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Retrievium Founder Upbeat After CDL

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Jason Pearson is having a busy spring.

The CEO of Charlottetown-based Retrievium is now piloting the company’s product – which produces predictive analytics for drug companies producing new compounds. As he proceeds with this work with  a drug discovery company, he’s hoping to close a seed round of funding in June.

Meanwhile, he’s preparing to graduate from the Creative Destruction Lab in Toronto, and to enter another high-profile Toronto mentoring group, Next Founders.

It’s a rather hectic time for a company that began as a collaborative effort between Pearson, a computational chemist at University of P.E.I., and Ray Poirier, a chemist at Memorial University of Newfoundland. Working with another Charlottetown startup, discoverygarden, they came up with a platform that chemists could use to help find the best ways of combining chemicals to produce new compounds.

Targeting the pharmaceutical industry, Retrievium uses computational modelling to help find new drugs or materials, and to better understand the properties of chemical systems. It can tell researchers what happens when certain elements are combined, and suggests new combinations in seeking a desired result.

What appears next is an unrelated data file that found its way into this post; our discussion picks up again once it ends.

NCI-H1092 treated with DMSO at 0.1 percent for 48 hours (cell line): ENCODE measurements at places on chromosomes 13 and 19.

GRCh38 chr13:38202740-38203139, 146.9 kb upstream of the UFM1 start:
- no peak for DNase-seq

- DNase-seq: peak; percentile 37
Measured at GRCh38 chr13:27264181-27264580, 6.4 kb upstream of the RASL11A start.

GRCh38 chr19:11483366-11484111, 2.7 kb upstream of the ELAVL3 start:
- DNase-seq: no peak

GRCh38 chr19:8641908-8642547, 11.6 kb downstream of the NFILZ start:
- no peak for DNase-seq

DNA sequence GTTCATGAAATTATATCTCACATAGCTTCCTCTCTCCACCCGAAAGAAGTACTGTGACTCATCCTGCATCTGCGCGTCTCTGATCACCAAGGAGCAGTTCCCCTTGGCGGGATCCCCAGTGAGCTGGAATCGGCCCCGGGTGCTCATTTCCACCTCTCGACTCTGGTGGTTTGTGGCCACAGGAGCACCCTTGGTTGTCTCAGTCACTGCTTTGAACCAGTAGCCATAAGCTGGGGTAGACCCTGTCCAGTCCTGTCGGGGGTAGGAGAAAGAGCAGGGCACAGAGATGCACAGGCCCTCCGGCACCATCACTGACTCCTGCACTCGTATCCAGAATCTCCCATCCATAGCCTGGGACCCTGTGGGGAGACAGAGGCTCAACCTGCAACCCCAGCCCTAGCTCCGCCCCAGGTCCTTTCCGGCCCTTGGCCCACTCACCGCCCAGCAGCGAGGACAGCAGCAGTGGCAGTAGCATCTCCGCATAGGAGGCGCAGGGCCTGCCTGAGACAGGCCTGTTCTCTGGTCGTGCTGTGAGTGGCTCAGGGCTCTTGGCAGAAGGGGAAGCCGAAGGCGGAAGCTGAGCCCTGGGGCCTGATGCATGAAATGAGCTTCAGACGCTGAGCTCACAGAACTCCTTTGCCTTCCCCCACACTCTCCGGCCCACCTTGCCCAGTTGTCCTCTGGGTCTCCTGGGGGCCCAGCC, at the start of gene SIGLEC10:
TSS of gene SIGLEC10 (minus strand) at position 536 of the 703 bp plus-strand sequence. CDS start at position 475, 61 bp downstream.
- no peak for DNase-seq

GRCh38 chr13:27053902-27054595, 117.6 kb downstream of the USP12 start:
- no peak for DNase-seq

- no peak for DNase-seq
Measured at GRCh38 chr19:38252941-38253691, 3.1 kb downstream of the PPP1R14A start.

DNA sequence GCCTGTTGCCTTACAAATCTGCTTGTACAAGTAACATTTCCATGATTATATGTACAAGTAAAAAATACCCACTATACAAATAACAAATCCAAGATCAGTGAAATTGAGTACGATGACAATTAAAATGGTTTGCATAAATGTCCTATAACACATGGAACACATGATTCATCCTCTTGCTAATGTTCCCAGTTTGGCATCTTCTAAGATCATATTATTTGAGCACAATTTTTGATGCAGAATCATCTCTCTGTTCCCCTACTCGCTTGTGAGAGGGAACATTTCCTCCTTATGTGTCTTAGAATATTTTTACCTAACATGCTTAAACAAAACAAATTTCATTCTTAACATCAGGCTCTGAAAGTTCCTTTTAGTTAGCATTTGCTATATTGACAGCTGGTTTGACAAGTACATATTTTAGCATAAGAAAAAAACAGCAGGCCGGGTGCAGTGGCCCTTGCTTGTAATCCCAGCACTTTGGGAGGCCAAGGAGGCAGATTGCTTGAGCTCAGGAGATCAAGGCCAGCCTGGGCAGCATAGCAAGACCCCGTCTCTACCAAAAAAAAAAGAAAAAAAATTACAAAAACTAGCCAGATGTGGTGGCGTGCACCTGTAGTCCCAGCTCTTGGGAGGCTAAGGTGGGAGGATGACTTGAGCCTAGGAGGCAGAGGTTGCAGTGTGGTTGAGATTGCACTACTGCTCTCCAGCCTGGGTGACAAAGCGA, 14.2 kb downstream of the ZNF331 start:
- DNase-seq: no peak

“It’s a young market right now – there’s not a lot of competitors in the space,” said Pearson in an interview last week. “We differentiate ourselves in a number of ways – our background, our target market. There’s a lot of room for growth as people have a lot to learn in using predictive analytics … especially in chemical structure.”

Among the achievements of this young company is being accepted into the Creative Destruction Lab, one of Canada’s leading entrepreneurial programs. What’s more impressive is that Retrievium is graduating from it. The CDL starts each cohort with a few dozen teams, which attend a one- or two-day mentoring session to receive a set of milestones from mentors. When the cohort convenes again about two months later, teams that missed their milestones are asked to leave. CDL repeats the process several times until the cohort comes down to a core of strong teams – one of which, this year, is Retrievium.

“It’s hard,” said Pearson. “We’re really scientists, and we think Dragons’ Den has got nothing on this program.” He added that the program has really helped because Retrievium gained exposure to so many top flight mentors.

Pearson is coy about the current pilot program, but he said he’s had a strong response from pharma companies. “We have clients ready to pay us money,” he said.

He is also getting a good response from potential investors and hopes to close a “relatively significant seed round” in June – a round that would allow the company to operate for 12 to 18 months. And Pearson will hone his entrepreneurial know-how by going through Next Founders, a program for maturing entrepreneurs offered by the Next Canada group.

With the money and the mentorship, Pearson is optimistic about Retrievium’s prospects.

“I’m also realistic – my scientific background tells me that we have challenges,” he said. “There are some significant things we have to prove. But the people in the room at the CDL are some of the most influential and connected in the world, really. So they’re the right people to be taking your idea and transforming it into a high-growth startup.”